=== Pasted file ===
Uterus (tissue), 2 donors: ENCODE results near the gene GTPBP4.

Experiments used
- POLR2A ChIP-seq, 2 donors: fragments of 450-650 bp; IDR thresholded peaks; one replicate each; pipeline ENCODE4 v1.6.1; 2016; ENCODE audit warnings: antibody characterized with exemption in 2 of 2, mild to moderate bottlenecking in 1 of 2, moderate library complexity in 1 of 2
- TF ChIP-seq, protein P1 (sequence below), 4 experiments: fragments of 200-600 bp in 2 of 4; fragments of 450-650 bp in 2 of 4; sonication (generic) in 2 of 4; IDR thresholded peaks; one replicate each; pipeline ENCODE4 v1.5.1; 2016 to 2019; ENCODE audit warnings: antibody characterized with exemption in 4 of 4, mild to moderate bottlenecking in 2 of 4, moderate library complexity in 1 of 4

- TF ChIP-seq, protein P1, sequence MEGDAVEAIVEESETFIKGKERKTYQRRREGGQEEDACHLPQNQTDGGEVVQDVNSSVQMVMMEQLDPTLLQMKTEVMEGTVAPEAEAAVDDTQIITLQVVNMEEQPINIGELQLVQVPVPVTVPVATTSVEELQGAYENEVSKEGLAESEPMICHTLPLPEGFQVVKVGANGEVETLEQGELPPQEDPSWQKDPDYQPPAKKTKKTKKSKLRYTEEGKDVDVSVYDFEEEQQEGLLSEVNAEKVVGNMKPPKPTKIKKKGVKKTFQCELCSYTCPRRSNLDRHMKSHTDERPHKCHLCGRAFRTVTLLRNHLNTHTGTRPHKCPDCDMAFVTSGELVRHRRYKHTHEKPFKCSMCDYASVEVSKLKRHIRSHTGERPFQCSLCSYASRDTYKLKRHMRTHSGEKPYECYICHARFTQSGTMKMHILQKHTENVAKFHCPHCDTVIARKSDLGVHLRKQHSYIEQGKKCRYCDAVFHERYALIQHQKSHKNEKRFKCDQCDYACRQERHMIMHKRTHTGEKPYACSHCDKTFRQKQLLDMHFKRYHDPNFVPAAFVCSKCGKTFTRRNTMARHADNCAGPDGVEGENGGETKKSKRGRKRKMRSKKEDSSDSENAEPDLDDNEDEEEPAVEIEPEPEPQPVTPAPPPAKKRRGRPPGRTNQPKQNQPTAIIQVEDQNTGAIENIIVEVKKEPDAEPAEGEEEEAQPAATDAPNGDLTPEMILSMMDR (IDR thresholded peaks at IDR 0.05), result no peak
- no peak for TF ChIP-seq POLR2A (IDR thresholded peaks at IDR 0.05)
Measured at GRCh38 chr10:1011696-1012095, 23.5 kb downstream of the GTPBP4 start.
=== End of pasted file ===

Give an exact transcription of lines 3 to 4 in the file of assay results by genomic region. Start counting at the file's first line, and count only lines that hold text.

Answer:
- POLR2A ChIP-seq, 2 donors: fragments of 450-650 bp; IDR thresholded peaks; one replicate each; pipeline ENCODE4 v1.6.1; 2016; ENCODE audit warnings: antibody characterized with exemption in 2 of 2, mild to moderate bottlenecking in 1 of 2, moderate library complexity in 1 of 2
- TF ChIP-seq, protein P1 (sequence below), 4 experiments: fragments of 200-600 bp in 2 of 4; fragments of 450-650 bp in 2 of 4; sonication (generic) in 2 of 4; IDR thresholded peaks; one replicate each; pipeline ENCODE4 v1.5.1; 2016 to 2019; ENCODE audit warnings: antibody characterized with exemption in 4 of 4, mild to moderate bottlenecking in 2 of 4, moderate library complexity in 1 of 4